Leader of Yarnell Hill Fire investigation says one firefighter should be able to attack a fire — alone

Yarnell Hill Fire, June 30, 2013
Yarnell Hill Fire, June 30, 2013
Yarnell Hill Fire, June 30, 2013. Photo by Joy Collura.

The leader of the 54-person team that conducted the Serious Accident Investigation Team’s investigation into the Yarnell Hill Fire in Arizona that killed 19 firefighters was quoted as saying that individual firefighters should be able to attack wildfires alone. Florida State Forester Jim Karels’ reasoning seems to be that it is too expensive to send two firefighters to a fire.

Below is an excerpt from an article at WFSU explaining that the Florida state legislature is considering a recommendation from the Florida State Fire Service Association that firefighters should not be sent alone to a fire:

…Florida Forest Service Director Jim Karels says the increased staffing mandate is not necessary because the lowest-risk fires only require one firefighter—and if he sends two to one fire, it’s possible nobody will be available when the next one breaks out.

“Safety-wise, purely, if I can send two firefighters to every fire every time with no other decisions, I’m good with that. But we’ve got to look at it on effectiveness and efficiency too,” he says.

But Rep. Mike Clelland (D-Lake Mary) says his experience as a firefighter makes him question the department’s refusal.

“I just can’t imagine one person responding to a forest fire or a brush fire,” he says. “I spent my whole adult life in the fire service.”

The article also has a 50-second audio recording in which you can hear Mr. Karels actually speaking those words.

This helps to explain how Mr. Karels’ 54-person investigative team came up with their analysis of the fatal Yarnell Hill Fire:

The judgments and decisions of the incident management organizations managing this fire were reasonable. Firefighters performed within their scope of duty, as defined by their respective organizations. The Team found no indication of negligence, reckless actions, or violations of policy or protocol.

Many people, including this writer, disagree with the conclusion reached by Mr. Karels and his team. The article we wrote on February 15 is an example of some, but not all, of the negligence, reckless actions, and violations of policy or protocol that have been documented about the fire, in spite of Mr. Karels’ analysis. Other examples surfaced after the release of the second official report on the fire which was issued by the Arizona Division of Occupational Safety and Health.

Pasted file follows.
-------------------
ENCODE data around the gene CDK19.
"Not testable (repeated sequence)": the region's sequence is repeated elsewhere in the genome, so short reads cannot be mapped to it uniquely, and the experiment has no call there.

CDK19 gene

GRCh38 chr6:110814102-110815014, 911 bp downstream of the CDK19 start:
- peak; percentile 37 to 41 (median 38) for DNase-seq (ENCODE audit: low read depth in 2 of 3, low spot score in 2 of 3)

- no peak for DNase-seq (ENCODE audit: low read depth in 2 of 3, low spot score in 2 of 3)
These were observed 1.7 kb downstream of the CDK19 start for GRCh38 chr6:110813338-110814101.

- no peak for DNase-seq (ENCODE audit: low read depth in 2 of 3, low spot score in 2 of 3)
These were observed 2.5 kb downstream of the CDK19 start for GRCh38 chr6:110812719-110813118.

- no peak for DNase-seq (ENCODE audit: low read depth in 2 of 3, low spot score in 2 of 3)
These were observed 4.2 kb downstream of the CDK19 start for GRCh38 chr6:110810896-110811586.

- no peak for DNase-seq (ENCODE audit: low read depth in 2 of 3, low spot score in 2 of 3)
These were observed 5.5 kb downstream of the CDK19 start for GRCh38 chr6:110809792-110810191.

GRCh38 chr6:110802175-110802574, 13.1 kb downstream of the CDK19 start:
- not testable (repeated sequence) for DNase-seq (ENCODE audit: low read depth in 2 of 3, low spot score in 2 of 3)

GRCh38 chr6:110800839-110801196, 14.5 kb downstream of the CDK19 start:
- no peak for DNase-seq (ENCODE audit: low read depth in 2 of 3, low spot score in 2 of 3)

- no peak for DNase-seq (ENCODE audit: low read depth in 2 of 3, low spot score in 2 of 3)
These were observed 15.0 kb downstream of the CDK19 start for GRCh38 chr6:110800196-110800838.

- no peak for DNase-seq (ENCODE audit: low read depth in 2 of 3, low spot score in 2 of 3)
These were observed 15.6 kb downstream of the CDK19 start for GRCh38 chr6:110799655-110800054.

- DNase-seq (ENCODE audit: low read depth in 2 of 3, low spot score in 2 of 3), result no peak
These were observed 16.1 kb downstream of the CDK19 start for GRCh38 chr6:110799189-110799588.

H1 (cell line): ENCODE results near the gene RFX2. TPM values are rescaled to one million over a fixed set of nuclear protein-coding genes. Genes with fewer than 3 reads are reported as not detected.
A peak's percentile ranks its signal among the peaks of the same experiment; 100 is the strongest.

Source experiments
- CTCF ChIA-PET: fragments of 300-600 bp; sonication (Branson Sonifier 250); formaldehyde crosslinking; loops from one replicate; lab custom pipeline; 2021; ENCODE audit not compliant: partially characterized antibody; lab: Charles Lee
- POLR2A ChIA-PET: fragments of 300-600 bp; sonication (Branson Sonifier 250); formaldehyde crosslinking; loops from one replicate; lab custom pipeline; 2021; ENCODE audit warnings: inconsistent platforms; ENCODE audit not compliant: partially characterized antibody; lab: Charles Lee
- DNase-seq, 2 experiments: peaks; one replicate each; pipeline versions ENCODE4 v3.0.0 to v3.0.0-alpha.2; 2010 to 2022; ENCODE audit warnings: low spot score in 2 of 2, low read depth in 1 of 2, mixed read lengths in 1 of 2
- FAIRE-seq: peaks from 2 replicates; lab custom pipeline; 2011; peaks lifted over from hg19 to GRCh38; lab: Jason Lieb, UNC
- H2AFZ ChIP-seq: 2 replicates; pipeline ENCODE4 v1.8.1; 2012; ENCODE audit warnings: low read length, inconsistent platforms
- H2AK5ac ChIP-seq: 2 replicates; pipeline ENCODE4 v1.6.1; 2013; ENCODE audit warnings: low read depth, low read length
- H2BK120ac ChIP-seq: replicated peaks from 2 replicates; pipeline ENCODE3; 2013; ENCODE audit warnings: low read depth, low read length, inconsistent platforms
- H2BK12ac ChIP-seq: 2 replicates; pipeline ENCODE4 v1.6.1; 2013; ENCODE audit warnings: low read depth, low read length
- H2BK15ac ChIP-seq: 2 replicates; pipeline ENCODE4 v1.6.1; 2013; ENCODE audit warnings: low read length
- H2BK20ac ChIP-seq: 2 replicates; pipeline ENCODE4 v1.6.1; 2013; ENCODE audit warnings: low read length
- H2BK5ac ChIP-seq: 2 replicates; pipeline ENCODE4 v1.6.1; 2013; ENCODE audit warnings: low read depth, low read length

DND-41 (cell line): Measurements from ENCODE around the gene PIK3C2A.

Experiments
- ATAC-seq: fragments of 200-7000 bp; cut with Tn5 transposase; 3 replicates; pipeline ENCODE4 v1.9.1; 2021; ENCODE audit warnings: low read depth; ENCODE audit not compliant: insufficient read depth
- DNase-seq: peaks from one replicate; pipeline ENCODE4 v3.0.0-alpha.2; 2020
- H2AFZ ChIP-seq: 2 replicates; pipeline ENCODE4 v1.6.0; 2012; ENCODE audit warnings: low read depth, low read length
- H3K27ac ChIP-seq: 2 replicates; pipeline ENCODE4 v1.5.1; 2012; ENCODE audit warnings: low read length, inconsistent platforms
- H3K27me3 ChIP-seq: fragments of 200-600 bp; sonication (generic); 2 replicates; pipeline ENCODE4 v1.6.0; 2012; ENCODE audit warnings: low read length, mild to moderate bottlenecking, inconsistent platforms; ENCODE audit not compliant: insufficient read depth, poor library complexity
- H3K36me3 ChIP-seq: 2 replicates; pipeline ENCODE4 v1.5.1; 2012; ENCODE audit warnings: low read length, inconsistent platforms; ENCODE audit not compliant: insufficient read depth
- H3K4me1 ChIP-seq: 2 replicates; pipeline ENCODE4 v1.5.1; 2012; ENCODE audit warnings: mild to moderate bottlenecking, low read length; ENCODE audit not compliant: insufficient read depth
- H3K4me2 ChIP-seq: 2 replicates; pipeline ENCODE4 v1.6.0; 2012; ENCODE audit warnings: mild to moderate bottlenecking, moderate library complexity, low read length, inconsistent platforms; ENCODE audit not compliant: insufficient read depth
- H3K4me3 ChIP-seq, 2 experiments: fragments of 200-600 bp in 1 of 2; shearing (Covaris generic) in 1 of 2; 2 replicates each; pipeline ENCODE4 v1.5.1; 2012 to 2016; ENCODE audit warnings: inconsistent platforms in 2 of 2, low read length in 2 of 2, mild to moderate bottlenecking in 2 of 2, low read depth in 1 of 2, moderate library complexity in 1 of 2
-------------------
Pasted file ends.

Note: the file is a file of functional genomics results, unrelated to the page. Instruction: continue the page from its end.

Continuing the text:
Many people, after studying for weeks how 19 firefighters were killed on a fire, would be hyper-aware and sensitive to firefighter safety issues, but not in this case. Florida State Forest Service Director Jim Karels is a danger to firefighters and should get out of the business. We don’t use term idiot often at Wildfire Today, but it is well deserved in this case.

Author: Bill Gabbert

After working full time in wildland fire for 33 years, he continues to learn, and strives to be a Student of Fire. Google+

69 thoughts on “Leader of Yarnell Hill Fire investigation says one firefighter should be able to attack a fire — alone”

  1. In my thirty-eight years as a wildland firefighter, I have never, never ever heard or read of such an outrageous statement as that elicited by Mr. Karels. Is this guy for real? Bill, I am amazed at your the restraint in you showed in the description of Jim Karels. Also, I realize that what he said does not reflect the views or professional capacity of the other 53 members of the investigation team, yet his statement and his position as the leader of the investigation does compromise the value of the team’s report.

  2. This leaves me speechless , what a embarrassment. This does however explain volumes about the ridiculous conclusions in the Yarnell report.

  3. Anyone who believes that any wildfire that isn’ t attacked with all the reasonable action necessary is a complete idiot. I have lived through too many wildfires to know how quickly they can move, and the desruction they leave behind is overwhelming.

  4. Imagine for a moment the surealness of requiring a 54 person team to come with the absurd statement that only one person is required to fight a fire. Fifty four investigators to write those remarks?

    1. Hey Steve,
      Just to be clear, the 54p panel was for the Yarnel Incident Review. The (absurd) quote from Mr Karels was in the context of an interview with local media in response to recent FL State legislation. His statements where as a Forester not as the Team Lead on the Review.(nor the work of the 54).

      However, the issue that Mr Gabbert raises is that how could such an individual hold the Solo-is-Ok opinion? An idea which is about as safe as making PPE out of tissue paper.

      Not to be “that guy” but we should keep the record clear on this. Also, if I misunderstood your post please ignore and pardon me.

  5. The disconnect between what is called leadership and the operational level of the fire service is a widening gap. Anyone with any experience knows more is better. The emphasis to protect those in the ivory tower and their perks on their way to their high three has resulted in a leadership vacuum. Decision making has been centralized to a point that has lost contact with the real world.

  6. Is this the same guy with expert knowledge as a ” SME” for the USFS getting the C130’s?

    After reading this, he is is an embarassment to the profession, and after “38′ years…….the word retirement….comes to.mind.